China, US trying to forge a new kind of relationship

By Zhao Jinglun
0 Comment(s)Print E-mail, April 15, 2013
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Chinese President Xi Jinping meets with visiting U.S. Secretary of State John Kerry in Beijing, China, April 13, 2013. [Xinhua] 

History tells that war is inevitable when a rising power challenges an established power. We saw rising Germany challenge Britain in World War I. Before that, there was the Russo-Japanese war of 1904; after that we had the Cold War. Such patterns seem to have been recognized by historians since Thucydides.

But such historical patterns no longer hold, because China’s rise is peaceful and does not challenge established U.S. power. As President Xi Jinping told visiting U.S. Secretary of State John Kerry, “There is enough space between the coasts of the Pacific Ocean for both the U.S. and China.”

Discussing bilateral ties, Xi told Kerry: “Both nations should respect each other’s core interests and choice of development path.” He said that, in his telephone conversation with President Barack Obama on March 15; they had agreed to handle bilateral relations with a strategic and long-term view, actively engage in dialogue and cooperation, settle their differences in a spirit of mutual respect and seek common ground while putting aside differences.

That China and the United States can build a new breed of relationship is recognized clearly by former Secretary of State Hillary R. Clinton. In her Forrestal Lecture delivered a year ago at the U.S. Naval Academy, she said: “Today’s China is not the Soviet Union. We are not on the brink of a new Cold War in Asia.” She mentioned expanding trade, connections between the two peoples, and ongoing consultation between the two governments as evidence of strong bilateral support. Relations are mutually beneficial and not a zero-sum game. “A thriving China is good for America and a thriving America is good to China.” Well said.

In dealing with the current Korean crisis, the two sides see eye-to-eye that the Korean Peninsula must be nuclear free, peaceful and stable, and that the dispute must be settled through dialogue and negotiation, preferably through six-party talks.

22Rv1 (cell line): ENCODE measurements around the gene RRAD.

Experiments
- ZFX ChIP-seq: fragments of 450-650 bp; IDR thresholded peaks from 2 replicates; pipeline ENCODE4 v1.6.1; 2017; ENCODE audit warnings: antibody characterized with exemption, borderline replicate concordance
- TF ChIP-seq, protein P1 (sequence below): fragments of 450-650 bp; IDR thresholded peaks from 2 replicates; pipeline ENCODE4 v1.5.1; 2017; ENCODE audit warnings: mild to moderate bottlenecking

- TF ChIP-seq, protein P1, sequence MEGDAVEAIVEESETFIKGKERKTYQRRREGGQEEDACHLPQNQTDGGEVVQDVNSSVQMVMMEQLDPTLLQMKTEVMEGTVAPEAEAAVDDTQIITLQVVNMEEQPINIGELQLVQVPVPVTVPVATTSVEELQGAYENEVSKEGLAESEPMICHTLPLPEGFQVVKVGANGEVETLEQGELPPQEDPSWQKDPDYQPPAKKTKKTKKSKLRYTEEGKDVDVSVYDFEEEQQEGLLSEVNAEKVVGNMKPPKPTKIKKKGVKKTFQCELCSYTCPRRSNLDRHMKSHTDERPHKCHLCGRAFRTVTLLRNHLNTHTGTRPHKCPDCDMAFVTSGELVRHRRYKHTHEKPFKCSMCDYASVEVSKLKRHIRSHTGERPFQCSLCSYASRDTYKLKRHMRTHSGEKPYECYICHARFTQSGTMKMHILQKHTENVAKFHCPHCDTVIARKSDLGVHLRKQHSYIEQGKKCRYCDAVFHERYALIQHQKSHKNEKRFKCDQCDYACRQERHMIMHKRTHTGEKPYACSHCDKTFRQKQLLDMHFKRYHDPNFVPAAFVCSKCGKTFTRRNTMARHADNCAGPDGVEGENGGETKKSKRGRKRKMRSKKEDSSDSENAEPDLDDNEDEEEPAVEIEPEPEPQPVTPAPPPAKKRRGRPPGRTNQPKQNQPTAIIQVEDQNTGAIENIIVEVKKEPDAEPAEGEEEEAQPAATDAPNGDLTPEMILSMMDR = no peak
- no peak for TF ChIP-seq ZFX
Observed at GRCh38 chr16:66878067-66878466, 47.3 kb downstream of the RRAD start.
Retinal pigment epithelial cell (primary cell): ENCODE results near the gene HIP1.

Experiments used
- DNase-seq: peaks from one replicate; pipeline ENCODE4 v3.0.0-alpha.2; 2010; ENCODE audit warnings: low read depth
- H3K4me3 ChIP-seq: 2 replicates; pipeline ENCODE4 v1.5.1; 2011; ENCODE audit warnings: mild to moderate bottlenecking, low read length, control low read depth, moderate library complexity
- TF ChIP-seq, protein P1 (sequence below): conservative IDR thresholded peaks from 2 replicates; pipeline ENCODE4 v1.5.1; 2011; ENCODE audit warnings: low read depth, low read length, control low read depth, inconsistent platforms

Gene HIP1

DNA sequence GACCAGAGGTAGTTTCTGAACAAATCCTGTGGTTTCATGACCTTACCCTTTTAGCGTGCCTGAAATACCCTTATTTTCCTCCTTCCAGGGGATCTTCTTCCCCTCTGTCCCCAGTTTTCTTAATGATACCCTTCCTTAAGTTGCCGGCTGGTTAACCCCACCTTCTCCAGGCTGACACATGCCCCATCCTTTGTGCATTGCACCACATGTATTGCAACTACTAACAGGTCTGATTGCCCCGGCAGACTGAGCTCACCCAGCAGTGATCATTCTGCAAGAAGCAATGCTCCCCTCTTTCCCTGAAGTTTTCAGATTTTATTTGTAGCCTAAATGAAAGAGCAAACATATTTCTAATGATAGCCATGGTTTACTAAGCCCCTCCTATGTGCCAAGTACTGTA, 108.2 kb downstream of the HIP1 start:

China is unhappy about U.S. deployment of B-2 stealth bombers, B-52 strategic bombers and missile defense system so close to China’s door step. As Kerry sought China’s help in defusing Korea tensions, he acknowledged that recent American steps to beef up its defenses against North Korea were causing discomfort in China. He said that if the North Korean threat disappears, it would not be necessary for the U.S. to “have that kind of robust, forward-leaning posture of defense.” He added that it would be America’s hope “in the long run, or better yet in the short run, that we can address that.” Really?

To forge a new-type big power relationship, it obviously requires a degree of strategic mutual trust.

Has Washington renounced its global strategic goal of suppressing any rising power in Europe or Asia that can challenge its supremacy? It has always unabashedly claimed world leadership. In her Forrestal Lecture, Hillary declared “our global leadership is not a birthright. It has been earned by each successive generation….” But how? Through endless wars? It would be naïve to expect imperial America to really change its color.

But Obama’s second term does look a bit more pragmatic. When it began, the president declared “wars are ending.” Has Washington learned a lesson from its failures in Iraq and Afghanistan? Constrained by sequestration, it has to shrink its war fighting machine just a little bit. There are hints that in U.S. rebalance to the Asia Pacific region, it may deemphasize the military in favor of the economy. But its Trans Pacific Partnership looks foolhardy as it explicitly excludes the most dynamic economic power – China.

To build a genuinely new breed of relationship, both sides need to be more realistic.

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